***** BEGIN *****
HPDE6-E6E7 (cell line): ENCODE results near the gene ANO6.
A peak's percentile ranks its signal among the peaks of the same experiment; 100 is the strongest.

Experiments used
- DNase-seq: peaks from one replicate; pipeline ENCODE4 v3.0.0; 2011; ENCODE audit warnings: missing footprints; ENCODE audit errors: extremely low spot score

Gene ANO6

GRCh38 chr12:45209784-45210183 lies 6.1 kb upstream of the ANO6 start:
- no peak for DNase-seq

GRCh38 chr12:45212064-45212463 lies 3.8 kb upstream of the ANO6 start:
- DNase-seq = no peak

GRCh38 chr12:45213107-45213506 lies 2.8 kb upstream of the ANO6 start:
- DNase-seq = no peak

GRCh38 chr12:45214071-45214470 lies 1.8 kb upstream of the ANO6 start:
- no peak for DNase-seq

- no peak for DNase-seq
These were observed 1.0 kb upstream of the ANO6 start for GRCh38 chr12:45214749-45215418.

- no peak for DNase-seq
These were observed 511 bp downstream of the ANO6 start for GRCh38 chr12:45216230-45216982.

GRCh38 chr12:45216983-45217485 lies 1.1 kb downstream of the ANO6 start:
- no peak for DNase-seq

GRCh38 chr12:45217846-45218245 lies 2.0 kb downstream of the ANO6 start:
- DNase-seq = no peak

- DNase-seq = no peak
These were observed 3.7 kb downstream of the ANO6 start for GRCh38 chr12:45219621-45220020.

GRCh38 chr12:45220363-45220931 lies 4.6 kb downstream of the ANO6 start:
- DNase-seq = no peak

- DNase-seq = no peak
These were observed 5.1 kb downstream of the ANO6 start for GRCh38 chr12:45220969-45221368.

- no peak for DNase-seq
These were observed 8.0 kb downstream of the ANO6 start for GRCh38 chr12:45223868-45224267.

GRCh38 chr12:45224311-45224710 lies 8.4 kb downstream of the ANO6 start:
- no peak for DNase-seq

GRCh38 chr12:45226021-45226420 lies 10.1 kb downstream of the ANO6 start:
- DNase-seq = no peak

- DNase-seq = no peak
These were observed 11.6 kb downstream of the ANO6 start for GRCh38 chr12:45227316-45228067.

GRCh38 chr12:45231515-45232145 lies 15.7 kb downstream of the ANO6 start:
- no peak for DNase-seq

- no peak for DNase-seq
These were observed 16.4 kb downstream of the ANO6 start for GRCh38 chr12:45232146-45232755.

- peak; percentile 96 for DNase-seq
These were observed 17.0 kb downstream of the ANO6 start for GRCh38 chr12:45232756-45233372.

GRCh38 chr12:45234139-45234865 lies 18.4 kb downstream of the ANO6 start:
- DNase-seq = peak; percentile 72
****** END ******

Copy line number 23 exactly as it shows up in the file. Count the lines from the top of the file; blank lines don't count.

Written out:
These were observed 3.7 kb downstream of the ANO6 start for GRCh38 chr12:45219621-45220020.